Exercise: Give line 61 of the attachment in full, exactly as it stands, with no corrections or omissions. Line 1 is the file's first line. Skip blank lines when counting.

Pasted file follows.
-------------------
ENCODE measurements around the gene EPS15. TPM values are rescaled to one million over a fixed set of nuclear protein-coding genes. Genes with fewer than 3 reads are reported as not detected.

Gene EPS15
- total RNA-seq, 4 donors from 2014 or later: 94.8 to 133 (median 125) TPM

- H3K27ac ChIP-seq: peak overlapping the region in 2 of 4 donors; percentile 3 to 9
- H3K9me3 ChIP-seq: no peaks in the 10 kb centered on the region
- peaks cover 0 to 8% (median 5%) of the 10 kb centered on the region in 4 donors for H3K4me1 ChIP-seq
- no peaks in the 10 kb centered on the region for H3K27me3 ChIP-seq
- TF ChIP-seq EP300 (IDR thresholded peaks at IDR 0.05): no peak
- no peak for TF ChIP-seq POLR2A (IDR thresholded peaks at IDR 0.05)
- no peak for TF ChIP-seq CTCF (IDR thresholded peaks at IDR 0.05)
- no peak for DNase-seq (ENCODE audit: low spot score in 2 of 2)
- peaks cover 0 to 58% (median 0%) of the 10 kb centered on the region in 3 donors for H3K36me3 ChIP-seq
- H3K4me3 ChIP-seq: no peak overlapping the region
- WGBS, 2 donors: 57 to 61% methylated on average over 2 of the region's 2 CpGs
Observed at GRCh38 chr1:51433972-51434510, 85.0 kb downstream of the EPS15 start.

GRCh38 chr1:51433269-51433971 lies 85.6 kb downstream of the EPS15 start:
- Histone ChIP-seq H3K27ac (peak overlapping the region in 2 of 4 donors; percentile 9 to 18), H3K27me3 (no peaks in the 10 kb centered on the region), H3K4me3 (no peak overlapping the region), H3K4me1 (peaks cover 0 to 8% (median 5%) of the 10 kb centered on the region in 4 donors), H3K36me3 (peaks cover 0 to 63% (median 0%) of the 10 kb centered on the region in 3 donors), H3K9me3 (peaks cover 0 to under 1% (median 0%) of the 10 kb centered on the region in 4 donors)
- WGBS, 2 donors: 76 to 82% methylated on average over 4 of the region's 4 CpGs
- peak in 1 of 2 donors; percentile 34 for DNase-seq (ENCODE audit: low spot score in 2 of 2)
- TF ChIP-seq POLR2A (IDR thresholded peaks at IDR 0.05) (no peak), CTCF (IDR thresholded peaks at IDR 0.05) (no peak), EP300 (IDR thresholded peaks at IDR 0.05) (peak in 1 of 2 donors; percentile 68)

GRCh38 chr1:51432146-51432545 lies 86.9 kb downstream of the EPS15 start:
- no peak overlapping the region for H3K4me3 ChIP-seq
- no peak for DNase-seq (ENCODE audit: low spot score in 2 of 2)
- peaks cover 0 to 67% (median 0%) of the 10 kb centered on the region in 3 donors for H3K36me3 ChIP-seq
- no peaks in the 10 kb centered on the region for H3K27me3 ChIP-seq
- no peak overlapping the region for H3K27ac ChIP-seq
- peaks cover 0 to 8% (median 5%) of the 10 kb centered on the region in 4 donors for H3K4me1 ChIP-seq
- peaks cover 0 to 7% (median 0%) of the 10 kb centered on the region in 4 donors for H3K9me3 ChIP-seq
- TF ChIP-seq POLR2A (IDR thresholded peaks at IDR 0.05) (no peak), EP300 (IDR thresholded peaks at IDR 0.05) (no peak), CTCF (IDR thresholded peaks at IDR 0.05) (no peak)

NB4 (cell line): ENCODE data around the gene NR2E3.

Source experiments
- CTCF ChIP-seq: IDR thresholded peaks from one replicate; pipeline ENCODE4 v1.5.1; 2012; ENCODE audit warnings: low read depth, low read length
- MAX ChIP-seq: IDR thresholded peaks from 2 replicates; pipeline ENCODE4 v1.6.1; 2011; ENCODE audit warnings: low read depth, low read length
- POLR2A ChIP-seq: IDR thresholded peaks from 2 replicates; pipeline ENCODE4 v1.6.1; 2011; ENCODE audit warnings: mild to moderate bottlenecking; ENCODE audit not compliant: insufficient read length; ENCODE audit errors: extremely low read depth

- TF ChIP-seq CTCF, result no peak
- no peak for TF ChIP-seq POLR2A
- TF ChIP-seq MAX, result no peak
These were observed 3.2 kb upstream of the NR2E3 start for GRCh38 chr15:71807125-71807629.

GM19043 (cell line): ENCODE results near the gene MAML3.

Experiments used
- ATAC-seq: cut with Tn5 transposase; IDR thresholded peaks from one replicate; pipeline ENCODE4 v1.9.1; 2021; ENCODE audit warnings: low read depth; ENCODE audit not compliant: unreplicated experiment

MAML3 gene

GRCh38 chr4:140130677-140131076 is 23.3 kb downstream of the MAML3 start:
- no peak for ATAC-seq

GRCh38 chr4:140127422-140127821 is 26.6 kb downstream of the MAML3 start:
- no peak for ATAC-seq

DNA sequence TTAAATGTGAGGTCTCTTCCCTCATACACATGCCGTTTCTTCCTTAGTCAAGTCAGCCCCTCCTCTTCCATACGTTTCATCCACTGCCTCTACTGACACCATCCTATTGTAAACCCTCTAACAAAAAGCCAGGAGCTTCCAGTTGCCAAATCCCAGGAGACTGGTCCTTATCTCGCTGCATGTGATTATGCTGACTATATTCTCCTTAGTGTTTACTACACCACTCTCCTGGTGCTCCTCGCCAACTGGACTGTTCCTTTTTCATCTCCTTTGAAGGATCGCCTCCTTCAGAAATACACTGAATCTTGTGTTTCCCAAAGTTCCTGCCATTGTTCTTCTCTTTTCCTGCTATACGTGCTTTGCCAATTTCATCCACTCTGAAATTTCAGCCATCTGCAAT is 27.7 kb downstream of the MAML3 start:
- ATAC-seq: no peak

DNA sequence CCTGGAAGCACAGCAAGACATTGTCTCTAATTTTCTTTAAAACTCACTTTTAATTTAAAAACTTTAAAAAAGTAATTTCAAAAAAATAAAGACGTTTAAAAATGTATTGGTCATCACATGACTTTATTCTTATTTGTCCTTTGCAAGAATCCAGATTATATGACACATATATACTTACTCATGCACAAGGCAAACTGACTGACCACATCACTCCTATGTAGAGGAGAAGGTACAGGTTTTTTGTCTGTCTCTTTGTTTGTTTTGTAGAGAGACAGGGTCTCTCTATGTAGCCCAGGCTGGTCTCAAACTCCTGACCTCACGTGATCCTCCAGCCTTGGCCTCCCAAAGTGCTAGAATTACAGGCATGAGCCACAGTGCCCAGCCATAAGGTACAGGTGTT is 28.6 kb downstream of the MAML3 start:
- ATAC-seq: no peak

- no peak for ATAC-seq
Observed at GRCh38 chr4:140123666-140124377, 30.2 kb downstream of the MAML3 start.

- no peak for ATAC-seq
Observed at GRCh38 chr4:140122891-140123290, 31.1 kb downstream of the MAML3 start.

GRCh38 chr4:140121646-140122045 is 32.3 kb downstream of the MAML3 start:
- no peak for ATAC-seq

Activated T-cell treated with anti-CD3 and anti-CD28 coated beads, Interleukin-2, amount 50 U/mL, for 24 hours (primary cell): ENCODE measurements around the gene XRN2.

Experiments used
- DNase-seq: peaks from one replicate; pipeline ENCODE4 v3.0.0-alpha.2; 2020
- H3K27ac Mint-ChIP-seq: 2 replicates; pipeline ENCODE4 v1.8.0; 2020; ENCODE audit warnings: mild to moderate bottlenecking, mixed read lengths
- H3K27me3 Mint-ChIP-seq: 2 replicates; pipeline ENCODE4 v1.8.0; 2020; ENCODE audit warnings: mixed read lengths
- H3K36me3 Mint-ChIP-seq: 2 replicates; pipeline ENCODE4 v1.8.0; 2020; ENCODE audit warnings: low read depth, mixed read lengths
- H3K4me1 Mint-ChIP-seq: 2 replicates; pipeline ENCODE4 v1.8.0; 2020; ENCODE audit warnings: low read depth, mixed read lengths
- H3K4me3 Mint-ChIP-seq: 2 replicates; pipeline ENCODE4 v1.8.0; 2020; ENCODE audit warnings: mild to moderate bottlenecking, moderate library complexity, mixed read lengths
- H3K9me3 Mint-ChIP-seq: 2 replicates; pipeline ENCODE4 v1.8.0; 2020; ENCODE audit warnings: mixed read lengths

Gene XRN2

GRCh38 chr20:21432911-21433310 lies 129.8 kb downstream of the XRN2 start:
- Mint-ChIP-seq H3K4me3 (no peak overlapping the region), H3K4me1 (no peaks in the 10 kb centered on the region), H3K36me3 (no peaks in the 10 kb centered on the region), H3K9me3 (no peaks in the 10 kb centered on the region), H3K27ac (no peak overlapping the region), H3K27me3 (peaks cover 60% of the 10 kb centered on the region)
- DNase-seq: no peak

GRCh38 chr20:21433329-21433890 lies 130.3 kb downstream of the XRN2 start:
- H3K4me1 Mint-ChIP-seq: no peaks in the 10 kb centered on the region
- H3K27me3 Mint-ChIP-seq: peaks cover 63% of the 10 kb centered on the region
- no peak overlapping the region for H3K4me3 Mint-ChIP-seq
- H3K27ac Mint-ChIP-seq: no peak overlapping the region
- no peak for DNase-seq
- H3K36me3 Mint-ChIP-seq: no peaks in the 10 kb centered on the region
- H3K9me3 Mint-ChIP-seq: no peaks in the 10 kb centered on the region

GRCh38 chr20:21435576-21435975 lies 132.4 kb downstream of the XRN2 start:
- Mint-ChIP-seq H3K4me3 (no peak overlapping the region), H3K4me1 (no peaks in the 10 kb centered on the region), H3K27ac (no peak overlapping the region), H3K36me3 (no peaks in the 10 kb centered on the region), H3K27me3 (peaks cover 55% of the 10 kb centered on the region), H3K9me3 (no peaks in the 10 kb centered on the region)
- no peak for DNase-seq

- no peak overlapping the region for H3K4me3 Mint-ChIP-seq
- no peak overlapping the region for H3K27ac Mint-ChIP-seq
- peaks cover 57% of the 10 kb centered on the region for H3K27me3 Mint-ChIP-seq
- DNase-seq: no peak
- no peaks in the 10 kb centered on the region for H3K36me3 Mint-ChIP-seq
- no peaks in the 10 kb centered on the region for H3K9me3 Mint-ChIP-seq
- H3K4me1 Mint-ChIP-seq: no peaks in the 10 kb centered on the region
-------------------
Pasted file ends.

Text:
- H3K27me3 Mint-ChIP-seq: 2 replicates; pipeline ENCODE4 v1.8.0; 2020; ENCODE audit warnings: mixed read lengths